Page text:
But if political finance reform is done poorly, it could make Australian elections less fair, and conceal rather than expose the undue influence moneyed interests enjoy over our politicians and parties.
The Australia Institute made a submission to the inquiry into the administration of the referendum into an Aboriginal and Torres Strait Islander Voice.
Polling in Mackellar reveals a majority of voters plan to vote for the Indigenous Voice to Parliament in the upcoming election. uComms were commissioned on behalf of the Australia Institute to poll in the seat of Mackellar between the 9th and the 13th of March 2023. Polling brief and sample size attached.
The Australia Institute welcomes the modernising of Australia’s referendum machinery ahead of the referendum to enshrine an Aboriginal and Torres Strait Islander Voice in the Australian Constitution. To limit the impact of misinformation on the referendum debate, we recommend that the Parliament legislate truth in political advertising laws and stronger political contribution disclosures. The existing
The Australia Institute surveyed a representative sample of 616 South Australians about the opening of State Parliament.
Australia is a thriving, inventive democracy – but in the face of global democratic decline we should strengthen and protect our political institutions with measured reforms.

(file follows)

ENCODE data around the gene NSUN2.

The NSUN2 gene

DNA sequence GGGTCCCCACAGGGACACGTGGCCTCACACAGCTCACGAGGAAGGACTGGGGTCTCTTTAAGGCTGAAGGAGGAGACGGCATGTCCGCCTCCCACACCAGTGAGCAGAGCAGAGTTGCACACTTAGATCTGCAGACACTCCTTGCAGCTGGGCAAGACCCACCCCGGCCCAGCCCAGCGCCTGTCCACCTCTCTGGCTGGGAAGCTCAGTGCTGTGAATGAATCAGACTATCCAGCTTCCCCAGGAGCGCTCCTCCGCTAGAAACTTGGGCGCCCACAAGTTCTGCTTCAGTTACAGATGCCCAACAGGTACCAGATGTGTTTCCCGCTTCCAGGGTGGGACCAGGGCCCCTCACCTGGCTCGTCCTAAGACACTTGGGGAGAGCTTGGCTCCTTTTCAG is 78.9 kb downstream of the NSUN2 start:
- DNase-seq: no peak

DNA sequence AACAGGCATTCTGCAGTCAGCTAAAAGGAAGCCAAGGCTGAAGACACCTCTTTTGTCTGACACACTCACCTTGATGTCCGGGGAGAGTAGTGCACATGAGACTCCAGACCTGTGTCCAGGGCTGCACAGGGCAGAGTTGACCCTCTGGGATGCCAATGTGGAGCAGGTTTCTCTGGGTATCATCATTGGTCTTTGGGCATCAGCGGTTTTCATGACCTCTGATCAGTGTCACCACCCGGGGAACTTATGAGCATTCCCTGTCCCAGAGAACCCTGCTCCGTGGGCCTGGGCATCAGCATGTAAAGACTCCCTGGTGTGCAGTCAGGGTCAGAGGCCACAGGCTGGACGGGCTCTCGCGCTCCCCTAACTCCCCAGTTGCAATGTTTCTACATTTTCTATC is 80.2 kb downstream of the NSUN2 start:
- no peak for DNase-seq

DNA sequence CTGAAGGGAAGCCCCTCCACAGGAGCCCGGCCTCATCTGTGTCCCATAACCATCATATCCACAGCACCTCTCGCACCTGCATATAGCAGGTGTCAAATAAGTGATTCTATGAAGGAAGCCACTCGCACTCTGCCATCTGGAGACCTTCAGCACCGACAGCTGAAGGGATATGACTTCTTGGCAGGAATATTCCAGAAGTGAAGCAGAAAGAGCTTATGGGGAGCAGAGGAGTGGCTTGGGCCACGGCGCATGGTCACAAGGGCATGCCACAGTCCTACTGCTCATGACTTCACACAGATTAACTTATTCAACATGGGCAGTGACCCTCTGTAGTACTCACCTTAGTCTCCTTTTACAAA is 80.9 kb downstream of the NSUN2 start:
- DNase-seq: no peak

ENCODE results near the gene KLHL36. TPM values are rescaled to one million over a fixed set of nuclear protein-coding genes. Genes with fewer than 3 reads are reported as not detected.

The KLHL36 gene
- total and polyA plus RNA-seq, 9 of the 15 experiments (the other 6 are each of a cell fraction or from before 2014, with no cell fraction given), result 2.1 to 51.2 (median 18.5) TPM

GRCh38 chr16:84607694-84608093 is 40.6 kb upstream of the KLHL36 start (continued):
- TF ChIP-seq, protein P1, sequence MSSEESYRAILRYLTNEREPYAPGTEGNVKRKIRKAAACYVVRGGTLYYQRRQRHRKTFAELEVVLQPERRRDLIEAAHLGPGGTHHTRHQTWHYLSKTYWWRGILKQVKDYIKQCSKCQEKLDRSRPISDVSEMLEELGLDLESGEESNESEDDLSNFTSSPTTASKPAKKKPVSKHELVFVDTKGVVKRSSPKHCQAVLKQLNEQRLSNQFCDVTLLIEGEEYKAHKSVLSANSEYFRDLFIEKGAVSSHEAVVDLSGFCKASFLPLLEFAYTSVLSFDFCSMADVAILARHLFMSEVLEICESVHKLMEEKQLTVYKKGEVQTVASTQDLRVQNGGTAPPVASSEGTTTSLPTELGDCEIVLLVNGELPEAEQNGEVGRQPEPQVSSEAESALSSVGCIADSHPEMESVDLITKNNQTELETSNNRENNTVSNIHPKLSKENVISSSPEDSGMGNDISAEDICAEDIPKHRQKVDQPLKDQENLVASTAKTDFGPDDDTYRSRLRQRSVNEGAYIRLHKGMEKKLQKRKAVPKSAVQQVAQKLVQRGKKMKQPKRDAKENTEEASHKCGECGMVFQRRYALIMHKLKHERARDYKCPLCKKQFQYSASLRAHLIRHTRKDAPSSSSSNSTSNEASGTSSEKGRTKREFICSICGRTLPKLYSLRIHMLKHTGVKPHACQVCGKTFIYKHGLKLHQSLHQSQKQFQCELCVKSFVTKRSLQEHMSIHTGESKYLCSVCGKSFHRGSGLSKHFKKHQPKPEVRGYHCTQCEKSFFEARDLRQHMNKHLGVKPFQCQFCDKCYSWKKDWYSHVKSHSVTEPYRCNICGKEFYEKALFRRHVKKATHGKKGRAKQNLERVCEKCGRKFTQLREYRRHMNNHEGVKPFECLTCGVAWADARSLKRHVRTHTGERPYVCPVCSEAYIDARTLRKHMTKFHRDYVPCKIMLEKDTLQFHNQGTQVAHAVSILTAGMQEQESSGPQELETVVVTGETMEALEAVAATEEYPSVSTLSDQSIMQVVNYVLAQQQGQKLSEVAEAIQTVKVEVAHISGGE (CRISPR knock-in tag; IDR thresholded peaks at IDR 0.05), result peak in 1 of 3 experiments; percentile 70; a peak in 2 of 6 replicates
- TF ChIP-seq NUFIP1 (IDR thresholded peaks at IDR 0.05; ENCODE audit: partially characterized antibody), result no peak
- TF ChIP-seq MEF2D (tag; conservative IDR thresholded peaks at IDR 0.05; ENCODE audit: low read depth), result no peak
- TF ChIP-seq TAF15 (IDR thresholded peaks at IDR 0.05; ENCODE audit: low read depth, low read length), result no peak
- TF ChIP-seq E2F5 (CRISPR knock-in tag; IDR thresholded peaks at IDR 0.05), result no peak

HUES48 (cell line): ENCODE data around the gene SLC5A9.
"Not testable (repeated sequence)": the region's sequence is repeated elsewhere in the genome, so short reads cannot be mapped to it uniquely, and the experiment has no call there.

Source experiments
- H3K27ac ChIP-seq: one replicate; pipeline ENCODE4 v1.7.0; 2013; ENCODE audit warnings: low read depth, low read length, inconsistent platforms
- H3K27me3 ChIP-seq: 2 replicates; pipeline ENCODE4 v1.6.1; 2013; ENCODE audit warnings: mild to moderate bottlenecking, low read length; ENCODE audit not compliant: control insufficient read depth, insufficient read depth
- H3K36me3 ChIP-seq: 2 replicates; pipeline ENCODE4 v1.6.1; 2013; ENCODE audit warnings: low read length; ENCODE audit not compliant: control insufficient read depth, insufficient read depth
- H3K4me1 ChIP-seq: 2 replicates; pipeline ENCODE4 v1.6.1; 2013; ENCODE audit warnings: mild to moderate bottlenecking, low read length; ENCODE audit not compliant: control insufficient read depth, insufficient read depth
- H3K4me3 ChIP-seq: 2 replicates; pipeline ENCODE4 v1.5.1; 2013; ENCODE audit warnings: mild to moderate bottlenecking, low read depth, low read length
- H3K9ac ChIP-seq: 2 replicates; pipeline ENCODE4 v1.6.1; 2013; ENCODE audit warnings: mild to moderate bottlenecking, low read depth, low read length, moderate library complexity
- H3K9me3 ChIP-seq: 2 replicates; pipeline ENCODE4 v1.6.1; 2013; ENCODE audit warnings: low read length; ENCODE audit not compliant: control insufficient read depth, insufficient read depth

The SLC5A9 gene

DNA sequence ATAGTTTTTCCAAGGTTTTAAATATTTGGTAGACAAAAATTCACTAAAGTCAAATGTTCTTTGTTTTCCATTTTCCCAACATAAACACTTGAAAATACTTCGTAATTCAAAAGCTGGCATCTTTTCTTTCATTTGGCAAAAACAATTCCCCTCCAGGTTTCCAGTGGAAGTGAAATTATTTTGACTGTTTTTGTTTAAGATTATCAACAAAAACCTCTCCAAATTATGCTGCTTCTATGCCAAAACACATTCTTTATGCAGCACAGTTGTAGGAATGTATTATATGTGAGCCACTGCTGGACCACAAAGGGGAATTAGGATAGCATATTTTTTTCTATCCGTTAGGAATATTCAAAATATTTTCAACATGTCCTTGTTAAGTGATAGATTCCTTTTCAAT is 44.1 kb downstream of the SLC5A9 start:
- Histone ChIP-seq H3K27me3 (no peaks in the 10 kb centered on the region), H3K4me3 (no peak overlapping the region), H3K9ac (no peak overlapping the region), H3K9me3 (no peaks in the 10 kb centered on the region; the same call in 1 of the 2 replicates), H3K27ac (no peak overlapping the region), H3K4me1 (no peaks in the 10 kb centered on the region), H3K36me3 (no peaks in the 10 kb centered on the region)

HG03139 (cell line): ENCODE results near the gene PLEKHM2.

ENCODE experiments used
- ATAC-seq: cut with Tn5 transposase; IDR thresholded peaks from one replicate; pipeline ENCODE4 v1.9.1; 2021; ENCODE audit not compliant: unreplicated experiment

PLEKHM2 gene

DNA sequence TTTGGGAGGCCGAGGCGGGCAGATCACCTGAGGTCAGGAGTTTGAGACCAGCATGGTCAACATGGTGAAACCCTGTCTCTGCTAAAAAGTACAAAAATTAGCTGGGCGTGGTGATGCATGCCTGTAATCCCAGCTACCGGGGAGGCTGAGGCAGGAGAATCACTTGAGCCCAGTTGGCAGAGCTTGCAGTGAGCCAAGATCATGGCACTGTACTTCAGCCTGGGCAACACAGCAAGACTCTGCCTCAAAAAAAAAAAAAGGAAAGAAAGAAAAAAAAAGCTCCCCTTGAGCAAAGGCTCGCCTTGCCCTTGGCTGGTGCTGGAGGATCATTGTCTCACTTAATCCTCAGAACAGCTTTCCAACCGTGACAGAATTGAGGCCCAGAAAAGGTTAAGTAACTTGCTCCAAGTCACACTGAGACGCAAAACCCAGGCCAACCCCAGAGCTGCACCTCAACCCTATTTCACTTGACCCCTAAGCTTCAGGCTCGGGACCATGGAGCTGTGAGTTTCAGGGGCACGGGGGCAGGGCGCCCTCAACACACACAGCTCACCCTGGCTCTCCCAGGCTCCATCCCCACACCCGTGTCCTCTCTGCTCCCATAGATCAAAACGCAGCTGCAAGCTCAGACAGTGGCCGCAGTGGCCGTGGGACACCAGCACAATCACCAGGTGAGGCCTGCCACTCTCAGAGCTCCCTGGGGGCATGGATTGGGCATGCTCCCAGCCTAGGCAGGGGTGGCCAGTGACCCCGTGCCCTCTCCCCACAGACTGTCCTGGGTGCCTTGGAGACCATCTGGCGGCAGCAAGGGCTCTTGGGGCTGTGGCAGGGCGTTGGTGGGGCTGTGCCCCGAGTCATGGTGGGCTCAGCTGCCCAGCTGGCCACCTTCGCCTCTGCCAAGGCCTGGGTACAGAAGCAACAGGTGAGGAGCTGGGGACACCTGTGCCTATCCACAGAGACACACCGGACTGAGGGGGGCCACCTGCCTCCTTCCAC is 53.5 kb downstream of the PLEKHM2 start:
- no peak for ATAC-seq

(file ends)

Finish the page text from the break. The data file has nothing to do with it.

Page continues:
Key results The Australia Institute surveyed a nationally representative sample of 1,003 Australians about the circumstances under which the National Anti-Corruption Commission (NACC) should be allowed to hold public hearings. The results show that most Australians say the NACC should be allowed to hold public hearings under more circumstances than the tabled legislation. More than
Received wisdom suggests that one-term governments are rare in Australia. New governments benefit from incumbency, the “sophomore surge” and perhaps a reluctance among voters to change directions twice in a short period of time. The Napthine Government entered the 2014 Victorian election the underdog, argued election analyst Antony Green, “a unusual situation for a first